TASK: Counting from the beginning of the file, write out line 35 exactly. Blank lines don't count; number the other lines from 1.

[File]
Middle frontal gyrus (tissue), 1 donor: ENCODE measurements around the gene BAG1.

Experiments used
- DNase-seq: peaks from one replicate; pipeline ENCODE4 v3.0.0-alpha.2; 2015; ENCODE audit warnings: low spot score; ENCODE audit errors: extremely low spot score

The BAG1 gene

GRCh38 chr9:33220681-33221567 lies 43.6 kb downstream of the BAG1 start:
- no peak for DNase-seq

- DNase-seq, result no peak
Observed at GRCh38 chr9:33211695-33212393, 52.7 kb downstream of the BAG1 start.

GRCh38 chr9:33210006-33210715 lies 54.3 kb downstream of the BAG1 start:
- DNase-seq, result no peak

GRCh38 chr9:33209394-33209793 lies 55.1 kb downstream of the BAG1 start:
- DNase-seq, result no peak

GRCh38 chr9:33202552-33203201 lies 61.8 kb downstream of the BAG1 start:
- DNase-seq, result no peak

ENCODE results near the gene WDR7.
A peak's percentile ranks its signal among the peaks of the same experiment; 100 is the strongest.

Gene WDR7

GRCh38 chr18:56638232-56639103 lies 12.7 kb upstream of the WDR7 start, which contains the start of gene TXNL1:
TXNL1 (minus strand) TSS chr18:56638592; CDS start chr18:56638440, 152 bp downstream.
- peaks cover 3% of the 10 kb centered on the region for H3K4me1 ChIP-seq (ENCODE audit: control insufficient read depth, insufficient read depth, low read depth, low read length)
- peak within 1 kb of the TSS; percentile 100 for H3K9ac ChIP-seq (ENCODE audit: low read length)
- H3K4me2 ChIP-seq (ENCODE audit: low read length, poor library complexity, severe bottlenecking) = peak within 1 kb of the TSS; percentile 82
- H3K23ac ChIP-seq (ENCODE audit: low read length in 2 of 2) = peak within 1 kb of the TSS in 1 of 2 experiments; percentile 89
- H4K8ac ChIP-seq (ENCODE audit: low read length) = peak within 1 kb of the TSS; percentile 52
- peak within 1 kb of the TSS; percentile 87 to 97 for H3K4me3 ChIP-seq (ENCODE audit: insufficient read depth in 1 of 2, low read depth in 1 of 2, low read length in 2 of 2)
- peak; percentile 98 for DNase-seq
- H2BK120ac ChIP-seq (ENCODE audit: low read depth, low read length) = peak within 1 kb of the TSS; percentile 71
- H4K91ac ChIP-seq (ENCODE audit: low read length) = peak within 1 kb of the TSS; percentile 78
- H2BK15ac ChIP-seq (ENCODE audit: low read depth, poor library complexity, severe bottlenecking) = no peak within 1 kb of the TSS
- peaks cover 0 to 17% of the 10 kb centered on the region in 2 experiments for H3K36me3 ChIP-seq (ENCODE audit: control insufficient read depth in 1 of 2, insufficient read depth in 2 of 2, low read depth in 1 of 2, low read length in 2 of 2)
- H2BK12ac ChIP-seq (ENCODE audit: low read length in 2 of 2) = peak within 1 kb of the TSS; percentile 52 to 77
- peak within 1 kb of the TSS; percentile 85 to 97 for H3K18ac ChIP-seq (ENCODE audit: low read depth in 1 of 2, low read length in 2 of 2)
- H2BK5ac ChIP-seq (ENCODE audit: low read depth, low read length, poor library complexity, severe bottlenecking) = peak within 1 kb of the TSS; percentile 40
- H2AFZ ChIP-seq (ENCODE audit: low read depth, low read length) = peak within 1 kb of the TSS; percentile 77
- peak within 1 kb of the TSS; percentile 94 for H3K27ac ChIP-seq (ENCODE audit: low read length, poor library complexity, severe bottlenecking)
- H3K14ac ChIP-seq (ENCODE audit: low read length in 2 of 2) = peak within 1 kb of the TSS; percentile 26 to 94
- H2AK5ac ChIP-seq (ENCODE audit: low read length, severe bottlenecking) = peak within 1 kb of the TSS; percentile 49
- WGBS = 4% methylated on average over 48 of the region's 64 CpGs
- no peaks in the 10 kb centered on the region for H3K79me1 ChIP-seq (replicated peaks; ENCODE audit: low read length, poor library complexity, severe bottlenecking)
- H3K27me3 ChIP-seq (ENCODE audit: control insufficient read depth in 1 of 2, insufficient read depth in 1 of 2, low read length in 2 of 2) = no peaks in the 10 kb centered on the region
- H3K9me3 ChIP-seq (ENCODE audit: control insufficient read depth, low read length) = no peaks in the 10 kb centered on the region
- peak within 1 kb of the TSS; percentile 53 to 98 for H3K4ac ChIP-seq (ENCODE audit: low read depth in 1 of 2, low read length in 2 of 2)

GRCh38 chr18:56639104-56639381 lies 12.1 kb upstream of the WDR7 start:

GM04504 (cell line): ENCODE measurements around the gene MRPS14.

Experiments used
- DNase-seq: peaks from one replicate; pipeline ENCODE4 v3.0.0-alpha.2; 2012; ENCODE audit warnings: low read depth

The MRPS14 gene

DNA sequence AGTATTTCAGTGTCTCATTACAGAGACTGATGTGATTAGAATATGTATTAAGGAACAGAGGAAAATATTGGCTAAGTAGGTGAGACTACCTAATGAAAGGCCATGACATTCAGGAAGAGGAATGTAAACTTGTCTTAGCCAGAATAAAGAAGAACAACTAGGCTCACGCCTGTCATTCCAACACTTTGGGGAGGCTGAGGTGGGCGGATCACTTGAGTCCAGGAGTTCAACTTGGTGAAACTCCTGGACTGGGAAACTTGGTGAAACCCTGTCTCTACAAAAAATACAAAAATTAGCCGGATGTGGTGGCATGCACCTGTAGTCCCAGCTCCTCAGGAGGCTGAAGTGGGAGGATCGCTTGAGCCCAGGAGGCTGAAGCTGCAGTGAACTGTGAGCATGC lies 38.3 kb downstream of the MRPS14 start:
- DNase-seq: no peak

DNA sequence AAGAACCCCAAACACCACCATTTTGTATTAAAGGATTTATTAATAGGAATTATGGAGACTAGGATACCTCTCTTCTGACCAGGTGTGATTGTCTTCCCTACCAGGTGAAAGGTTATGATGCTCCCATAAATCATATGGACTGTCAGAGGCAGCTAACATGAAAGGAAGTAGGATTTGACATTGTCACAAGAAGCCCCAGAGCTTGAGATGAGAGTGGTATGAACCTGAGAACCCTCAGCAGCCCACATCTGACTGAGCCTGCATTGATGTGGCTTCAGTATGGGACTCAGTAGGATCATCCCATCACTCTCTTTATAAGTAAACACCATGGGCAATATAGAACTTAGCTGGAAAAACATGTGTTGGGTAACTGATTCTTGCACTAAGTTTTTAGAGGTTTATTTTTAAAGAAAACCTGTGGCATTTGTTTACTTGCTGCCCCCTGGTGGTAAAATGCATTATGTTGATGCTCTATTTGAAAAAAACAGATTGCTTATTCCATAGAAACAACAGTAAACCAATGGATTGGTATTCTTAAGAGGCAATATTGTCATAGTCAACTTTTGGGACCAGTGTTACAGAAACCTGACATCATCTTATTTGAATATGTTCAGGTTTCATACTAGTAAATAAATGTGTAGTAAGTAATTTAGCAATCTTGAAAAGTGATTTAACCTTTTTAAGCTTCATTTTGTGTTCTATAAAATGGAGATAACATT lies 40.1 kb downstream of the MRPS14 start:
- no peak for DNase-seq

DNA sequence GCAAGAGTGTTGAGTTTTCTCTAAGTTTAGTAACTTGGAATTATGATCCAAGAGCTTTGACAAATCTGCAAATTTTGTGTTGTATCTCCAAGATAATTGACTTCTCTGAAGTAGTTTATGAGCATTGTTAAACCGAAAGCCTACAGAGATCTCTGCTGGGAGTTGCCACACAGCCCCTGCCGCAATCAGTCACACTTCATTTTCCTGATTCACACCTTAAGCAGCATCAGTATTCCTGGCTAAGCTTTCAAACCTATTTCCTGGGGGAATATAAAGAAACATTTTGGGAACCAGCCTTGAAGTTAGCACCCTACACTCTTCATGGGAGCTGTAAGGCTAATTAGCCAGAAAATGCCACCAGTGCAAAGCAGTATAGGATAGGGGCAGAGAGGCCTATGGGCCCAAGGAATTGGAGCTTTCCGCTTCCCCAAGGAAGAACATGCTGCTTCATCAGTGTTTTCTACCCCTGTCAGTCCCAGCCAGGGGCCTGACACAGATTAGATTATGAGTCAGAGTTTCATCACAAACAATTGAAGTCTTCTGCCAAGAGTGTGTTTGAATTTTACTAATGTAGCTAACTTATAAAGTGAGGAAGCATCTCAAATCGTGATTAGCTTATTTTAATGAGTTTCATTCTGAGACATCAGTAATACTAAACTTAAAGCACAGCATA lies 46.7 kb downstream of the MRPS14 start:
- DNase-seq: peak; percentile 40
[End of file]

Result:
- peak within 1 kb of the TSS; percentile 94 for H3K27ac ChIP-seq (ENCODE audit: low read length, poor library complexity, severe bottlenecking)